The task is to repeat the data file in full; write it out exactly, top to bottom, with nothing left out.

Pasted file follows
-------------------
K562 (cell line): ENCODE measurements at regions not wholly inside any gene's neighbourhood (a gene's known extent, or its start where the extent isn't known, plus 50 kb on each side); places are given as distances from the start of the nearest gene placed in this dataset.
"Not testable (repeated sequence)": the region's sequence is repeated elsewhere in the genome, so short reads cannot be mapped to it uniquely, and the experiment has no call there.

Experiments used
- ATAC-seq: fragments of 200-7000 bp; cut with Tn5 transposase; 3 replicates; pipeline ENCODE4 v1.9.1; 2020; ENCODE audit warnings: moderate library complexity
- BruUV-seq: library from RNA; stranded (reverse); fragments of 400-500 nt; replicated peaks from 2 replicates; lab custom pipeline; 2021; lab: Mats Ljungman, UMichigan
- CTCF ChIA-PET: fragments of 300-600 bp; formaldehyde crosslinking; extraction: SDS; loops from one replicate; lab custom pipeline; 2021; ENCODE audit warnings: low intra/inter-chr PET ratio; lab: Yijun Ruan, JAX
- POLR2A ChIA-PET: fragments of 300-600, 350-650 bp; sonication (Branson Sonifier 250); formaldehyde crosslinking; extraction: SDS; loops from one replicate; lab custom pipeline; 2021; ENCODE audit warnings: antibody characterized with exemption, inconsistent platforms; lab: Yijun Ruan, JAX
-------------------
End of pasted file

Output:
K562 (cell line): ENCODE measurements at regions not wholly inside any gene's neighbourhood (a gene's known extent, or its start where the extent isn't known, plus 50 kb on each side); places are given as distances from the start of the nearest gene placed in this dataset.
"Not testable (repeated sequence)": the region's sequence is repeated elsewhere in the genome, so short reads cannot be mapped to it uniquely, and the experiment has no call there.

Experiments used
- ATAC-seq: fragments of 200-7000 bp; cut with Tn5 transposase; 3 replicates; pipeline ENCODE4 v1.9.1; 2020; ENCODE audit warnings: moderate library complexity
- BruUV-seq: library from RNA; stranded (reverse); fragments of 400-500 nt; replicated peaks from 2 replicates; lab custom pipeline; 2021; lab: Mats Ljungman, UMichigan
- CTCF ChIA-PET: fragments of 300-600 bp; formaldehyde crosslinking; extraction: SDS; loops from one replicate; lab custom pipeline; 2021; ENCODE audit warnings: low intra/inter-chr PET ratio; lab: Yijun Ruan, JAX
- POLR2A ChIA-PET: fragments of 300-600, 350-650 bp; sonication (Branson Sonifier 250); formaldehyde crosslinking; extraction: SDS; loops from one replicate; lab custom pipeline; 2021; ENCODE audit warnings: antibody characterized with exemption, inconsistent platforms; lab: Yijun Ruan, JAX